Novel concept to develop fertilizer uses only air and water as raw materials
A group of Purdue researchers could help save Africans from famine — by using plasma.
Sergey Macheret, a professor in the School of Aeronautics and Astronautics, is part of a team of researchers that has designed a plasma device that produces nitrogen oxides from the air then dilutes them in water to make a liquid nitrate fertilizer.
That fertilizer could be a cost effective, more efficient way to address food security and plant nutrition in Sub-Saharan Africa, where corn is a major piece of the diet. Fertilizer currently is too expensive for African farmers and is not applied to about 70 percent of the corn grown in Eastern and Southern Africa.
But Purdue researchers’ novel concept would eliminate the need for massive centralized production of nitrate fertilizers and instead produce nitrates “on the spot” from air and irrigation or rain water. Unlike current fertilizer options, Macheret’s process would not use added chemicals nor would it produce side products, such as carbon dioxide and carbon monoxide.
The key technology for the concept is based on low-temperature plasma (LTP). Because plasma is made using electric power, the fertilizer production could be powered by renewable energy sources, eliminating the need for commercial fertilizers and associated pollution.
“What if we use ‘free’ electricity, which is wind or solar? So, then, after an initial investment in the plasma facility, we would not have to spend anything running the system and making fertilizer,” Macheret said. “What are the raw materials we use? Air and water and nothing else. So we use solar power, air and water and what do we make? A fertilizer to grow plants. That is an overall vision.”
The team — that also includes Tony Vyn, a professor in agronomy, and Andrei Khomenko, a postdoctoral researcher, as well as graduate students from AAE and a research associate in agronomy — tested the concept last summer, using seed money from the Strengthening Interdisciplinary Collaborations Between the Colleges of Agriculture and Engineering competition. The team was limited in how much liquid nitrate fertilizer it could produce based on laboratory-size equipment, but it produced enough liquid fertilizer for the agronomy partners to test on plots of corn during growing season.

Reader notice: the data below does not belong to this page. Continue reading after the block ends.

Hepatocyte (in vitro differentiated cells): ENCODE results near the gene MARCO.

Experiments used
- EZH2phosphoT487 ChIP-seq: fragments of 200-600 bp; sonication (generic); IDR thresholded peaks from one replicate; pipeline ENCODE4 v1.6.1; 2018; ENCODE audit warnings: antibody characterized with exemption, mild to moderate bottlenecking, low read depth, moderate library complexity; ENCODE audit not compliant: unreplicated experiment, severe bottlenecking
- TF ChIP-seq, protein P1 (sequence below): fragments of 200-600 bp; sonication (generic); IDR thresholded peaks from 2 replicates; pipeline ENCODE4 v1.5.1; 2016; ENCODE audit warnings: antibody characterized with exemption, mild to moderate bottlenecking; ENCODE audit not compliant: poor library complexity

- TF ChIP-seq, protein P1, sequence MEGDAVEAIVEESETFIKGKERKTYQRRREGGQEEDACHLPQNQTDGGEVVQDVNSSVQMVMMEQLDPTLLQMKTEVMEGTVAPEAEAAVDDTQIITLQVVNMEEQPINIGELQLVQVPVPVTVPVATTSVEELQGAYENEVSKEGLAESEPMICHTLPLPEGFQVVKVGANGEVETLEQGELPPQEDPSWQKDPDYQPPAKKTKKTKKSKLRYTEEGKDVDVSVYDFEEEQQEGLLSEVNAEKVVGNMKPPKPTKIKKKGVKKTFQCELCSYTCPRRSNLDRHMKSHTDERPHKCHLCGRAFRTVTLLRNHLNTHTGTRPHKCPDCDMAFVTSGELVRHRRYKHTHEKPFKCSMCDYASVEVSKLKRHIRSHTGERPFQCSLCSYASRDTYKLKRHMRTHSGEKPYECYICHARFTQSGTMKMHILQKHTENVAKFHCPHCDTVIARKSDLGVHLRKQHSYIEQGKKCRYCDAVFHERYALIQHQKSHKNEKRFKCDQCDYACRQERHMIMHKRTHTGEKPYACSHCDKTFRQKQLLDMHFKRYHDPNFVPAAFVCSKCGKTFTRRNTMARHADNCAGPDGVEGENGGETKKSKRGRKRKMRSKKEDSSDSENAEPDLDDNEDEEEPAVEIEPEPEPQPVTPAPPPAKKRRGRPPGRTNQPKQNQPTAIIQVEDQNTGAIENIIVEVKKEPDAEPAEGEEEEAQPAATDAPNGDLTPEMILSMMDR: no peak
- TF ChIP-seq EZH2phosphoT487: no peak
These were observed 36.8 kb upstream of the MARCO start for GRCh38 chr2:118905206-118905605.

The test included three plots: one control plot without fertilizer, one using plasma-produced fertilizer, and one using commercial fertilizer.
“The key results that are already there are encouraging,” Macheret said. “We proved that the plasma fertilizer clearly acts as well as the commercial fertilizer if the same number of kilograms of nitrogen per hectare is applied. Regardless of whether or not you use the commercial fertilizer or you use the liquid plasma-produced fertilizer, the corn growth is the same. That’s the key result.”
The plasma-produced fertilizer helped corn plants achieve the same final plant height and ear weight as the conventional fertilizer did. Purdue’s product also enabled corn leaves to maintain intermediate leaf chlorophyll contents, which improved potential photosynthesis, in June and July that were consistently above the controlled plots. The field tests also showed that plasma-produced fertilizer was effective even though about half of it was applied after the flowering has occurred.
“There are some other interesting results that we’re still trying to make sense of, but all of them are good. There is not a single bad result,” Macheret said. “So that’s an interesting proof of principle that, indeed, it works and this can be used as a fertilizer, and it’s definitely at least as good — and in some respects maybe even better — than at a commercial fertilizer you can buy. So that is an important aspect of developing the concept.”
Purdue’s team still needs to improve the energy efficiency and to better organize the process. It’d also like to scale up the operation. Currently, it used a kilowatt scale system, and farms would realistically be 2.5 acres or so. For that, Purdue would need more along the 100s of kilowatts or megawatt power.
Even at the current process efficiency, the concept is promising.
“To supply all the needs of a corn-growing farm in Kenya, for instance, in nitrogen, we would only need to cover 1.5 percent of the area of this farm with solar panels. That is a very encouraging projection,” Macheret said.